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A client in the retail industry has a network with point-of-sale (POS) terminals that connect to a POS Server. Additionally, most of the Windows workstations in non-sales areas also connect to the same server. This is because the POS software is only one module of a larger legacy application that runs everything for the company (inventory, purchasing, accounting, etc.).

According to our PCI auditor (QSA), any system that connects directly to the card holder data environment is considered in scope (not just the systems that store, process or transmits CC data).

The problem is how to limit the scope so that the hundreds of Windows stations that do not have anything to do with CC data are not in-scope for PCI DSS.

This diagram shows how the POS and Windows stations currently connect to the server: enter image description here

This diagram shows how they connect with a Bastion host implemented: enter image description here

The Windows WS uses Putty or similar to SSH to the Bastion host using password based authentication. The login script or custom shell on the Bastion host auto-SSHes to the POS Server using key-based authentication and the user gets into the business application transparently (the user never gets a shell or ability to break out to shell).

But what does that really accomplish in terms of improved security?

Without a Bastion Host: If the Windows WS is compromised and they get the login password to the POS server, they can SSH to it, but they still only get into the business application with no shell access.

With a Bastion Host: If the Windows WS is compromised and they get the login password to the Bastion server, they can SSH to it, but they still only get into the business application with no shell access.

I don't see that the Bastion host provides a whole lot of extra security in this scenario.

Feedback and/or suggestions on this would be appreciated.

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I suggest finding a reputable site to upload your images to. –  Michael Hampton Aug 2 '13 at 19:00
    
Would be more helpful if you provided an example of one! –  Zek Aug 2 '13 at 19:09
    
Haven't you ever heard of imgur? You've evidently not spent enough time on reddit. –  Tom O'Connor Aug 2 '13 at 22:12
    
No, never heard of it. But thanks, I will use that next time! Or, hopefully, I will have enough reputations then to be allowed to just include the image directly in the question... –  Zek Aug 2 '13 at 22:55

1 Answer 1

up vote 2 down vote accepted

I've spent the last several years working on PCI-DSS initiatives. Instead of me trying to paraphrase and explain this to you I would highly recommend that you read the open scoping toolkit from IT Revolution.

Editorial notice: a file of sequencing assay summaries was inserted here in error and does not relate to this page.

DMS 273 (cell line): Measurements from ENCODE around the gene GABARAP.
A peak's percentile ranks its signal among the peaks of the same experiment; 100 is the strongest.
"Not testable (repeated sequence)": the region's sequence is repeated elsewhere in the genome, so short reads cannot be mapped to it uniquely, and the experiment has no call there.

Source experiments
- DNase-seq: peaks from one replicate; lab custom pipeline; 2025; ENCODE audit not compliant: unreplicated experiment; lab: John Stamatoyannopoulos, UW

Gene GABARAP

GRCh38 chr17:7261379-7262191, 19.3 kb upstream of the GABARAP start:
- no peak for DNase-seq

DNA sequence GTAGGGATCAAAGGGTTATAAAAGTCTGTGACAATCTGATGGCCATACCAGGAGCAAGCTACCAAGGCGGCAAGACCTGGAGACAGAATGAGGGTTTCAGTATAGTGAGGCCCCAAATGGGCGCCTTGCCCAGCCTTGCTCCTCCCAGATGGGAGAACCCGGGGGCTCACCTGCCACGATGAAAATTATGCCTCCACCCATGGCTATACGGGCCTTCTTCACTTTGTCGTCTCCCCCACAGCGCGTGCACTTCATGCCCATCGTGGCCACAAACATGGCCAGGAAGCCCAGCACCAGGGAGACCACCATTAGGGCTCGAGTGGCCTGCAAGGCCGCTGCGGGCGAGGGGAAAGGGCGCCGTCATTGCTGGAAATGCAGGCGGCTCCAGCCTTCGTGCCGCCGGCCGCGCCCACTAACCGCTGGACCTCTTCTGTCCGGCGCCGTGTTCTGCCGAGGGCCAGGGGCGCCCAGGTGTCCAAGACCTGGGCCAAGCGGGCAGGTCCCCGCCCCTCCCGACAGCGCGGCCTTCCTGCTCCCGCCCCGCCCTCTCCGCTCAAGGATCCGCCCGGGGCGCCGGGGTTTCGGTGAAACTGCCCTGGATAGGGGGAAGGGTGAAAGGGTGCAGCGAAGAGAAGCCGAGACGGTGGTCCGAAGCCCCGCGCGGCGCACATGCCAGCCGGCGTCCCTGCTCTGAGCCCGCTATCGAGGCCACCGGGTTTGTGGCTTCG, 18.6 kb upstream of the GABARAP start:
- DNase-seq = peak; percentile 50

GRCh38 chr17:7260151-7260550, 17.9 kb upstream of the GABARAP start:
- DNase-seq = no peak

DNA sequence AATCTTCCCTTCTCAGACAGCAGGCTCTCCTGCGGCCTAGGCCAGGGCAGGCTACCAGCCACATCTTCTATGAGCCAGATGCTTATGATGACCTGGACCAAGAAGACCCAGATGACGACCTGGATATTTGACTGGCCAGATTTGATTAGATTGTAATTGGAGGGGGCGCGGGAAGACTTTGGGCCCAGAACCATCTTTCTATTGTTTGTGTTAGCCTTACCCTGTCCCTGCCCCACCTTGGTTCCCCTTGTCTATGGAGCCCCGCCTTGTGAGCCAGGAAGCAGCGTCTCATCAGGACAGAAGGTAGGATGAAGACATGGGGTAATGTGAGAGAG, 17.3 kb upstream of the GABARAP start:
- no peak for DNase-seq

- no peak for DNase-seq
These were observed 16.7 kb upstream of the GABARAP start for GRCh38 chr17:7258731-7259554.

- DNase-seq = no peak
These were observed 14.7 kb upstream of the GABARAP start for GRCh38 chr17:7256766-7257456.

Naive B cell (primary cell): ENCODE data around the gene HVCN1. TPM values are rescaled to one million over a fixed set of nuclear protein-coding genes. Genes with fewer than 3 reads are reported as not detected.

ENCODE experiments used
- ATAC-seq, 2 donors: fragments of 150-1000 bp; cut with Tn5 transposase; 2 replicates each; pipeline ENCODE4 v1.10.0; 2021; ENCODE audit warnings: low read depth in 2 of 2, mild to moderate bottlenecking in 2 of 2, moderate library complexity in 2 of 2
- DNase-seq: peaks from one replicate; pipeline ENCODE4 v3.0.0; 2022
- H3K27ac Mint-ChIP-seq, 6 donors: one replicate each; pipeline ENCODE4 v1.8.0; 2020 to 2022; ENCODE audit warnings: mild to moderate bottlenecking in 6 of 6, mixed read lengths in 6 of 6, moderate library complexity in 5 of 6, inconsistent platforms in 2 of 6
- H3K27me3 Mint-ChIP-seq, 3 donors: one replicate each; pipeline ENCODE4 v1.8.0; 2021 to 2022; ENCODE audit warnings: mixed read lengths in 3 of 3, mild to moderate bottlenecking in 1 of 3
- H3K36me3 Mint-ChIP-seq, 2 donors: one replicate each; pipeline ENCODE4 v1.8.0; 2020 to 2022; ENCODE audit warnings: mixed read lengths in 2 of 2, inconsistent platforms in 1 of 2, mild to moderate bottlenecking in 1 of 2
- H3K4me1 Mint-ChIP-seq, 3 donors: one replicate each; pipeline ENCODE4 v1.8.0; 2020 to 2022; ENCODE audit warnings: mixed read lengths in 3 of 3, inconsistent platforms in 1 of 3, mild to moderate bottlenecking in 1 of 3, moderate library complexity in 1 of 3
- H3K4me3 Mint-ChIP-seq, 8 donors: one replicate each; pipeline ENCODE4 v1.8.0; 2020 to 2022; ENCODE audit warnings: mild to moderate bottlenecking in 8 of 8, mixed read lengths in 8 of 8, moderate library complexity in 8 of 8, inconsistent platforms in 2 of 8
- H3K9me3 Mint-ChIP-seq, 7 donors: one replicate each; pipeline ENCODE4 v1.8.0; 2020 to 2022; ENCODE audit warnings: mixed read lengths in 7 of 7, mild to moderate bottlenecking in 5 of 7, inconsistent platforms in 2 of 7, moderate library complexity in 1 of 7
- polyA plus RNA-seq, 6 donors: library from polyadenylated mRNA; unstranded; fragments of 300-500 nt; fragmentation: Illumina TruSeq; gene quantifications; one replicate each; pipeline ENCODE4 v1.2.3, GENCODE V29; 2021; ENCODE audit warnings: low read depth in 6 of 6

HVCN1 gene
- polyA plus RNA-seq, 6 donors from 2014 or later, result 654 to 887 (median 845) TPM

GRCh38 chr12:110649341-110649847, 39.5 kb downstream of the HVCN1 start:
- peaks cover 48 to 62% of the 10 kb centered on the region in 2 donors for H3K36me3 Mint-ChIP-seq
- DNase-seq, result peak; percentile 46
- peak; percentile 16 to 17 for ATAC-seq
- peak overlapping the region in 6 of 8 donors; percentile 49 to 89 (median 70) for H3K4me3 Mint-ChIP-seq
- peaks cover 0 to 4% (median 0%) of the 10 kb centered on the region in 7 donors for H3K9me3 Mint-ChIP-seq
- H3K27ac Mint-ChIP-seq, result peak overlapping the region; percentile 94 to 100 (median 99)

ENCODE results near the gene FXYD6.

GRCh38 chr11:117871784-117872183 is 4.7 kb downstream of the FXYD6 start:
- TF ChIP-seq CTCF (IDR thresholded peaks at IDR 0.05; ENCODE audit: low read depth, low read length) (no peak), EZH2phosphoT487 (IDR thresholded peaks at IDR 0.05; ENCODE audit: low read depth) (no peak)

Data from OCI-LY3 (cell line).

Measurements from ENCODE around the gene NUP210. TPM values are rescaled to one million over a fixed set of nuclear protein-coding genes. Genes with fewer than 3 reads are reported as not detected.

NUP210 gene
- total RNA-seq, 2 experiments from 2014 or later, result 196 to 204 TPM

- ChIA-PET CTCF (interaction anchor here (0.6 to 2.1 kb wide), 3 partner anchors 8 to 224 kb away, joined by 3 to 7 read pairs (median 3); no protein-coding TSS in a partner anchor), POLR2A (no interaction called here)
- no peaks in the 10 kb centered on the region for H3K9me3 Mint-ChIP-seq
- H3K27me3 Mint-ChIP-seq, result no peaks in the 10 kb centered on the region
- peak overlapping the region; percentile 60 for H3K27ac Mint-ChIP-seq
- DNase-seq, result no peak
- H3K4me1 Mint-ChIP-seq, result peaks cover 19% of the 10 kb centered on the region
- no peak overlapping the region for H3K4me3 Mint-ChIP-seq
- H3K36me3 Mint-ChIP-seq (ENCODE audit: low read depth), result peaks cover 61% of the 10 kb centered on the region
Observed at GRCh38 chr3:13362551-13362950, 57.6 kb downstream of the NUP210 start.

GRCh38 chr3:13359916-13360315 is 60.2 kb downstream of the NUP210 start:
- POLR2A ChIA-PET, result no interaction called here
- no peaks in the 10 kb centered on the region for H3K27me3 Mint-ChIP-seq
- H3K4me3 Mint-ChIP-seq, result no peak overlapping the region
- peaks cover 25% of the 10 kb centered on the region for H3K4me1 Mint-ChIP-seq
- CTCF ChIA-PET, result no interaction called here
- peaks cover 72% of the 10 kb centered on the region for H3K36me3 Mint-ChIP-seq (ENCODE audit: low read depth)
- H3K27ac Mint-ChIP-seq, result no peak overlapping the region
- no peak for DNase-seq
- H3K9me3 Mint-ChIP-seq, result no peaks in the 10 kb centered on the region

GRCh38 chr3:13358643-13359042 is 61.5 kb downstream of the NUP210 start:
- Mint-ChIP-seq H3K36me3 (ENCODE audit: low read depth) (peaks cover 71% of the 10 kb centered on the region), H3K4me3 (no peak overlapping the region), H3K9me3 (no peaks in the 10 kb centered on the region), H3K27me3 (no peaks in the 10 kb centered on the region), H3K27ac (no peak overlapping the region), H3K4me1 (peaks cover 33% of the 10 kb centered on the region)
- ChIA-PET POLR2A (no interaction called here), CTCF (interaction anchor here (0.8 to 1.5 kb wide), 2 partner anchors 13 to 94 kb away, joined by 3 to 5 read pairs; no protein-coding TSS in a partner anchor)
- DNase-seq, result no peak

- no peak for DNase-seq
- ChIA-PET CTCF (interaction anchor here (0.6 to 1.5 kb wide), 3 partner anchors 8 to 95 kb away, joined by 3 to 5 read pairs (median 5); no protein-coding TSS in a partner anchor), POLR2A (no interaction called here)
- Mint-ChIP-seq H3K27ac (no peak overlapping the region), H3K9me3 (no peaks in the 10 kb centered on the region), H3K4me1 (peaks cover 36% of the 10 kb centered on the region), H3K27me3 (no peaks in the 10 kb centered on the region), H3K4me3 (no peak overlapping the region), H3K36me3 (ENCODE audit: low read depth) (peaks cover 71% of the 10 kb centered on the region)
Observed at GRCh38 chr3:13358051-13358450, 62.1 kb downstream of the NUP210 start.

What you are trying to achieve in your scope reduction is network segmentation. This coalition explains exactly how any why you should do it. There are exact examples that will help you understand much better. Reading the intro and then examining the example on page 26 would be a good place for you to start.

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Thanks - very good document! From what I gather, using a bastion host / jump box for the Windows workstations (diagram 2) moves those workstations out of scope, since they no longer communicate directly with CDH devices. But I still do not see this adding a whole lot of security benefits in my scenario. Some more data on this would be great. –  Zek Aug 2 '13 at 20:37
    
@Zek - the difference is the number of services and the service area of the attack. The more choke points in your network - such as the bastion host - the less surface area there is for attack and the more readily it can be defended. There isn't a single case where reducing the attackable surface area is a bad thing. –  Tim Brigham Aug 2 '13 at 20:51
    
Only port 22 is open on both the Bastion Host and the POS server, so it seems to me that the attack surface is the same in terms of listening ports in both diagrams. Of course, the Bastion Host adds one more firewall between the Windows station and the POS Server, but that does not alter the attack surface. Could you give me a concrete case where the Bastion Host provides additional security in my scenario? –  Zek Aug 2 '13 at 22:52
    
Tim, your take on my last comment would be much appreciated. I do not mind implementing a bastion host, but I would like to also understand the actual security benefits of doing so in this scenario (as opposed to just doing so to look better from a PCI compliance perspective). –  Zek Aug 3 '13 at 16:10
    
@Zek ideally you can harden the bastion host a lot further than your primary server. Sometimes though its only to get the QSA sign off. –  Tim Brigham Aug 3 '13 at 22:57

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